Court of Appeals of Texas, Twelfth District, Tyler
from the County Court at Law of Cherokee County, Texas
consisted of Worthen, C.J., Hoyle, J., and Neeley, J.
T. Worthen Chief Justice
appeals the termination of her parental rights. In four
issues, she challenges the legal and factual sufficiency of
the evidence to support the trial court's termination
order. We affirm.
the mother of Q.W., III. On September 3, 2015, the Department of
Family and Protective Services (the Department) filed an
original petition for protection of Q.W., III, for
conservatorship, and for termination of L.G.'s parental
rights. The Department was appointed temporary managing
conservator of the child, and L.G. was appointed temporary
possessory conservator with limited rights and duties to the
conclusion of the trial on the merits, the trial court found,
by clear and convincing evidence, that L.G. had engaged in
one or more of the acts or omissions necessary to support
termination of her parental rights under subsections (E),
(N), and (O) of Texas Family Code section 161.001(b)(1). The
trial court also found that termination of the parent-child
relationship between L.G. and Q.W., III was in the
child's best interest. Based on these findings, the trial
court ordered that the parent-child relationship between L.G.
and Q.W., III be terminated. This appeal followed.
of Parental Rights
termination of parental rights embodies fundamental
constitutional rights. Vela v. Marywood, 17 S.W.3d
750, 759 (Tex. App.-Austin 2000), pet. denied per
curiam, 53 S.W.3d 684 (Tex. 2001); In re J.J.,
911 S.W.2d 437, 439 (Tex. App.-Texarkana 1995, writ denied).
Because a termination action "permanently sunders"
the bonds between a parent and child, the proceedings must be
strictly scrutinized. Wiley v. Spratlan, 543 S.W.2d
349, 352 (Tex. 1976); In re Shaw, 966 S.W.2d 174,
179 (Tex. App.-El Paso 1998, no pet.).
161.001 of the family code permits a court to order
termination of parental rights if two elements are
established. Tex. Fam. Code Ann. § 161.001 (West Supp.
2016); In re J.M.T., 39 S.W.3d 234, 237 (Tex.
App.-Waco 1999, no pet.). First, the parent must have engaged
in any one of the acts or omissions itemized in the second
subsection of the statute. Tex. Fam. Code Ann. §
161.001(b)(1) (West Supp. 2016); Green v. Tex. Dep't
of Protective & Regulatory Servs., 25 S.W.3d 213,
219 (Tex. App.-El Paso 2000, no pet.); In re J.M.T.,
39 S.W.3d at 237. Second, termination must be in the best
interest of the child. Tex. Fam. Code Ann. §
161.001(b)(2) (West Supp. 2016); In re J.M.T., 39
S.W.3d at 237. Both elements must be established by clear and
convincing evidence, and proof of one element does not
alleviate the petitioner's burden of proving the other.
Tex. Fam. Code Ann. § 161.001; Wiley, 543
S.W.2d at 351; In re J.M.T., 39 S.W.3d at 237.
clear and convincing standard for termination of parental
rights is both constitutionally and statutorily mandated.
Tex. Fam. Code Ann. § 161.001; In re J.J., 911
S.W.2d at 439. Clear and convincing evidence means "the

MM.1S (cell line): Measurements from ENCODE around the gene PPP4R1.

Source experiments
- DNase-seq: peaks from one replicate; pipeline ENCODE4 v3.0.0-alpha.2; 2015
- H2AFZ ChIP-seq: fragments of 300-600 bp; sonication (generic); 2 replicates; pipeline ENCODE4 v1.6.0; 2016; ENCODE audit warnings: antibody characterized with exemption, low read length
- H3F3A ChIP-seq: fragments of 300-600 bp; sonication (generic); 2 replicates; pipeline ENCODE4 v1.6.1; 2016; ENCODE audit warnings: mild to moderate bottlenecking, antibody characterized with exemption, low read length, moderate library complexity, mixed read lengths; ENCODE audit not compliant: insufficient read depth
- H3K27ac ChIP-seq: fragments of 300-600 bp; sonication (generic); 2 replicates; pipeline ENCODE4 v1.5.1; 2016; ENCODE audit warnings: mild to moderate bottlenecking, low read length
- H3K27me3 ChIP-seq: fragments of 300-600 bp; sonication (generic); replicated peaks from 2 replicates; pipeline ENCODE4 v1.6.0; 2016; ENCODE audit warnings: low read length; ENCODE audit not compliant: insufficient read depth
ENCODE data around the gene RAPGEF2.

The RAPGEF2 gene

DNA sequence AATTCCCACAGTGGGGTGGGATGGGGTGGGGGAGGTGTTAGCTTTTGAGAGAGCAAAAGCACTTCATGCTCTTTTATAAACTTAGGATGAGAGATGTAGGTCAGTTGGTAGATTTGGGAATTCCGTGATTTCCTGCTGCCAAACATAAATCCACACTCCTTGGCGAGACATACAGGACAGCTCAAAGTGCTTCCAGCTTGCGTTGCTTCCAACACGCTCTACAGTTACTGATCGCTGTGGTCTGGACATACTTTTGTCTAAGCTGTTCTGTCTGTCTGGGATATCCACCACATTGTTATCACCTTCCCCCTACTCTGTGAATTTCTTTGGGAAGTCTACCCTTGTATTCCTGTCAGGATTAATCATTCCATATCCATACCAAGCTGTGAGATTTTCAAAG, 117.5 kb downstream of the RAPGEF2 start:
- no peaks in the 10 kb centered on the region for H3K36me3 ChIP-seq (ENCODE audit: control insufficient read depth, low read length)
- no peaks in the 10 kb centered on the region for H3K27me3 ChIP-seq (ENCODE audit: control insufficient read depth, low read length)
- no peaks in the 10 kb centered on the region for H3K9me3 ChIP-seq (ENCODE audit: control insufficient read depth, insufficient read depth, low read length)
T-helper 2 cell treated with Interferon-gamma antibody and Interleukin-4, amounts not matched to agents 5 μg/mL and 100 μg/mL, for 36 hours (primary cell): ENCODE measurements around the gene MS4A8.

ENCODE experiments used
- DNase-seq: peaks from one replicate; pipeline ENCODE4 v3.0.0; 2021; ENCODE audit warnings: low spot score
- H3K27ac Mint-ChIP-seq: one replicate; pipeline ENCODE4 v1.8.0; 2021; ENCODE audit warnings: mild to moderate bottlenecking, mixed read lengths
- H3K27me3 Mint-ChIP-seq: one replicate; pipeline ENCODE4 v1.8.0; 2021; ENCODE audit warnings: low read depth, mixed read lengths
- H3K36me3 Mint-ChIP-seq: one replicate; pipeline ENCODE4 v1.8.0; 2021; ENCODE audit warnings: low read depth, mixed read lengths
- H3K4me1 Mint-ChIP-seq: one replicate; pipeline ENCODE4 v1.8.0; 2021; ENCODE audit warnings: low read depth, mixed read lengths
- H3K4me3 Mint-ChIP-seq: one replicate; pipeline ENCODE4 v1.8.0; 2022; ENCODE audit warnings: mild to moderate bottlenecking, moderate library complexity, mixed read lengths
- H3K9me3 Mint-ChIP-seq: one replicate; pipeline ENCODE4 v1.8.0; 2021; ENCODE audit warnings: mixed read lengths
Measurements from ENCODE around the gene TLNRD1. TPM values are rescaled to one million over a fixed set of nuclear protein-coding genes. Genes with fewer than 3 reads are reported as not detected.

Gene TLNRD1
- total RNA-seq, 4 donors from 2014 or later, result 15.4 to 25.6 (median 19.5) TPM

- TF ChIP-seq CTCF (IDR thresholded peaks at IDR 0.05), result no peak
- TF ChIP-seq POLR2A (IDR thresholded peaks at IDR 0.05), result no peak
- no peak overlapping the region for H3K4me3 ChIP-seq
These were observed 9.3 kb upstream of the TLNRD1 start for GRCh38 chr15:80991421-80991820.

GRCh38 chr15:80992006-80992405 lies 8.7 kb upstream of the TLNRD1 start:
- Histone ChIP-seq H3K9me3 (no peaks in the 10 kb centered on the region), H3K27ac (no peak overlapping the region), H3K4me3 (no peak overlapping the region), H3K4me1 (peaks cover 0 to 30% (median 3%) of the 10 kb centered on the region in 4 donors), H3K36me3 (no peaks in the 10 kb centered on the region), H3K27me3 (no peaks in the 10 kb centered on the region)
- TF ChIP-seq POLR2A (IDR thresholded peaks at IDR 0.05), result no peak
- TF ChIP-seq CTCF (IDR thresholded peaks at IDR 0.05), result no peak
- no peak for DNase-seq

measure or degree of proof that will produce in the mind of
the trier of fact a firm belief or conviction as to the truth
of the allegations sought to be established." Tex. Fam.
Code Ann. § 101.007 (West 2014). The burden of proof is
upon the party seeking the deprivation of parental rights.
In re J.M.T., 39 S.W.3d at 240.
confronted with both a legal and factual sufficiency
challenge, an appellate court must first review the legal
sufficiency of the evidence. Glover v. Tex. Gen. Indem.
Co., 619 S.W.2d 400, 401 (Tex. 1981); In re
M.D.S., 1 S.W.3d 190, 197 (Tex. App.-Amarillo 1999, no
pet.). In conducting a legal sufficiency review, we must look
at all the evidence in the light most favorable to the
finding to determine whether a reasonable trier of fact could
have formed a firm belief or conviction that its findings
were true. In re J.F.C., 96 S.W.3d 256, 266 (Tex.
2002). We must assume that the fact finder settled disputed
facts in favor of its finding if a reasonable fact finder
could do so and disregard all evidence that a reasonable fact
finder could have disbelieved or found incredible.
appropriate standard for reviewing a factual sufficiency
challenge to the termination findings is whether the evidence
is such that a fact finder could reasonably form a firm
belief or conviction about the truth of the petitioner's
allegations. In re C.H., 89 S.W.3d 17, 25 (Tex.
2002). In determining whether the fact finder has met this
standard, an appellate court considers all the evidence in
the record, both that in support of and contrary to the trial
court's findings. Id. at 27-29. Further, an
appellate court should consider whether disputed evidence is
such that a reasonable fact finder could not have reconciled
that disputed evidence in favor of its finding. In re
J.F.C., 96 S.W.3d at 266. The trier of fact is the
exclusive judge of the credibility of the witnesses and the
weight to be given their testimony. Nordstrom v.
Nordstrom, 965 S.W.2d 575, 580 (Tex. App.-Houston [1st
Dist.] 1997, pet. denied).
Under Section 16.001(b)(1)(E)
first issue, L.G. contends the evidence is legally and
factually insufficient to terminate her parental rights
pursuant to subsection (E) of Texas Family Code section